Vientiane – The UN Migration Agency (IOM) and the Department of Immigration (DoI) of the Lao People’s Democratic Republic have launched a first training by DoI Master Trainers for police and frontline border guards to increase the country’s capacity to tackle human trafficking and people smuggling nationwide.
A group of 20 frontline border officers from international, national and traditional border checkpoints in Vientiane took part in the three-day Canadian-funded foundation training course. They included officers from Wattay International Airport, Friendship Bridge, Thanaleng Train Station international border checkpoints.
The course, which ran from 10-12 October aimed to strengthen participants’ knowledge of trafficking in persons, people smuggling and travel document examination, and was taught by some of the 22 DoI Master Trainers who graduated from an IOM Training of Trainers programme, also funded by Canada, which was organized in Vientiane in August.
The Director General of the Department of Immigration under the Ministry of Public Security, Colonel Saisaming Sivilay, told trainees that the IOM training and the development of the Master Trainers Unit had an important role to play in strengthening the operational capacities of the DOI. He went on to confirm his ongoing commitment to work with IOM on issues dealing with human migration, as well as the fight against transnational organized crime.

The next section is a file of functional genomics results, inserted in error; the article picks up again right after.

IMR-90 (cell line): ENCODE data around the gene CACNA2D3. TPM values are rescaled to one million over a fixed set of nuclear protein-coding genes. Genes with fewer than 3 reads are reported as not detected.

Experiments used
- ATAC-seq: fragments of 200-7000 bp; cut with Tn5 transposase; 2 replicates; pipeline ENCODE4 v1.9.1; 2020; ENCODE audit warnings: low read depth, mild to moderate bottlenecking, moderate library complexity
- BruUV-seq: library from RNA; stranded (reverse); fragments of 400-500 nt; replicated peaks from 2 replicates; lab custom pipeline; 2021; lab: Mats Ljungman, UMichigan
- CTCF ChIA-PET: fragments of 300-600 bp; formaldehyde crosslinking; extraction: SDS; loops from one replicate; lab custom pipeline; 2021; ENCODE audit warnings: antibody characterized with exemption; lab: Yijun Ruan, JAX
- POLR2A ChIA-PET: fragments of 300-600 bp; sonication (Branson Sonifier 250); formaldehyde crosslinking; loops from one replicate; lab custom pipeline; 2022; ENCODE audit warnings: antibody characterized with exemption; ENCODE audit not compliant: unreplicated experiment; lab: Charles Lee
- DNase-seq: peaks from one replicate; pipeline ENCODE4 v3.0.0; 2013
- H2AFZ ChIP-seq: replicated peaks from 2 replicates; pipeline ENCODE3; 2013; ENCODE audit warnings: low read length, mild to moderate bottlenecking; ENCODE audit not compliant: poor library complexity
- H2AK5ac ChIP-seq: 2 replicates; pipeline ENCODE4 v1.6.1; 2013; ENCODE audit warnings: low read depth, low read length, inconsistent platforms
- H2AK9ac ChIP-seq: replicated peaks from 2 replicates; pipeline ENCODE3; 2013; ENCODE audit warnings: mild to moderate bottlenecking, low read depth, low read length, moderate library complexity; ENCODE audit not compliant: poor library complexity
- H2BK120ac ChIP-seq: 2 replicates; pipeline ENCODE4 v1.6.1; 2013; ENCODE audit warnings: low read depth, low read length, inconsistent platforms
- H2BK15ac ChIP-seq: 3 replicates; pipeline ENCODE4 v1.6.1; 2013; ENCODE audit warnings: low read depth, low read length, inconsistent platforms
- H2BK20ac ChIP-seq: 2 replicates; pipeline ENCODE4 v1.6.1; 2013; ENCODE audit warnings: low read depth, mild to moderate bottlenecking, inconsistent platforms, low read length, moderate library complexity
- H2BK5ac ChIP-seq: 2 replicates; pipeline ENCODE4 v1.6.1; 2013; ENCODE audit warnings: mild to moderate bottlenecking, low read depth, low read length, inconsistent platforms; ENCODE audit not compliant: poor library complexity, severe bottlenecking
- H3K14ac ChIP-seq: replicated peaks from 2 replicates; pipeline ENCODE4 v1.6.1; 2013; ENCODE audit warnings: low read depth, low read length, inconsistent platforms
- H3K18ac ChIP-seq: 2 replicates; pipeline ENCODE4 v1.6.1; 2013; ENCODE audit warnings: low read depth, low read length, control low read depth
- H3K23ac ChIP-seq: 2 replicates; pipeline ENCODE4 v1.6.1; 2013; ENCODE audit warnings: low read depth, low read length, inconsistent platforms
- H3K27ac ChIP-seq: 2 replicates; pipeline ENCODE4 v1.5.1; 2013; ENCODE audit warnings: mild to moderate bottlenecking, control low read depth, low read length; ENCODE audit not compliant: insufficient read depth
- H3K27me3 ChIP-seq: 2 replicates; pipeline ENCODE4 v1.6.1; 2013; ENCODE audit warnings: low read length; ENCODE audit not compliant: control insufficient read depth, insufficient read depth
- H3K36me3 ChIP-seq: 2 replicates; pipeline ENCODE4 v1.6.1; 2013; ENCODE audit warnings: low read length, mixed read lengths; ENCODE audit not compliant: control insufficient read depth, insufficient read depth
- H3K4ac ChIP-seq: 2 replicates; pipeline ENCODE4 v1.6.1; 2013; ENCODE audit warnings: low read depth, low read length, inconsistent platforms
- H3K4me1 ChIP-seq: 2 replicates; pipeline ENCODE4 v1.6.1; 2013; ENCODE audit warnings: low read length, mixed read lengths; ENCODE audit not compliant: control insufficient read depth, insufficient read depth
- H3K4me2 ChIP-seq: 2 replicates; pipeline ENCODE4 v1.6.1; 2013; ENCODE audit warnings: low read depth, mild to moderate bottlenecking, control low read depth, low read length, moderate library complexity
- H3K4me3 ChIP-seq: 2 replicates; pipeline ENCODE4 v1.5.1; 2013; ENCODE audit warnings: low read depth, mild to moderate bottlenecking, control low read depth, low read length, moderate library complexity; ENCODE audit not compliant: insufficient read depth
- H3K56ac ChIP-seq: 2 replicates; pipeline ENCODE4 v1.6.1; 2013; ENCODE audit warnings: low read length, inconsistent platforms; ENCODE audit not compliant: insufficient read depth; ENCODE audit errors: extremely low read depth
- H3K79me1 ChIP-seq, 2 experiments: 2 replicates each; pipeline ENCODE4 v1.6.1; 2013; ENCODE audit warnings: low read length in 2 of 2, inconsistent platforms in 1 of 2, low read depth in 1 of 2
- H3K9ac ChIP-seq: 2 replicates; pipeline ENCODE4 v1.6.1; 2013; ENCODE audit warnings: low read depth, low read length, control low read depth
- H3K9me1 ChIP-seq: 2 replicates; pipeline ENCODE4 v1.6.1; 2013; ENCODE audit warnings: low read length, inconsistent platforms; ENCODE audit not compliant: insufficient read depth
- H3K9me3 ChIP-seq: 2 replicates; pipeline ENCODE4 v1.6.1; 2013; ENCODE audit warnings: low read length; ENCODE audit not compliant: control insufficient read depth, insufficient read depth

IOM’s Head of Office in Lao People’s Democratic Republic, Misato Yuasa, said: “This training comes at a pivotal time when the Lao People’s Democratic Republic is seeing increasing greater inter-connectedness through trade and investment with neighbouring countries that will only bring with it more human mobility. It is therefore crucial that frontline border officers are equipped with the skills and knowledge to detect and intercept irregular migrants, assist vulnerable migrants, and collect and share high-quality information on illegal operations.
Phetsamai, a frontline border officer from the Friendship Bridge International Border Checkpoint, welcomed the opportunity to learn more about human trafficking and people smuggling. “I am very grateful as this training is very helpful to me because I work at the checkpoint. I need to understand more about irregular migration and its different forms, so I can prevent it from happening,” she said.
Following this training, an additional three-day rollout training will take place in Northern, Central and Southern Laos by the DoI Master Trainers for a total of 60 frontline border officers from border checkpoints across Lao People’s Democratic Republic
These rollout trainings will provide an opportunity for the DoI to start to institutionalize the training, as well as the training tools and training curriculum, whilst providing training to those remote border posts and provinces with limited knowledge in the areas of human trafficking and people smuggling.
The capacity building programme is part of a Canadian-funded IOM project: Capacity Building through Improved Induction and Refresher Training for Immigration Officials, which is currently in its third phase.
The project aims to increase the capacity of frontline border officers to intercept and assist smuggled migrants and victims of trafficking, to collect and share high-quality information, and to ultimately ensure the safe movement of people across Lao borders.
For more information please contact Misato Yuasa at IOM Lao People’s Democratic Republic, Tel. + 856 (0)21 267 730, Email: firstname.lastname@example.org
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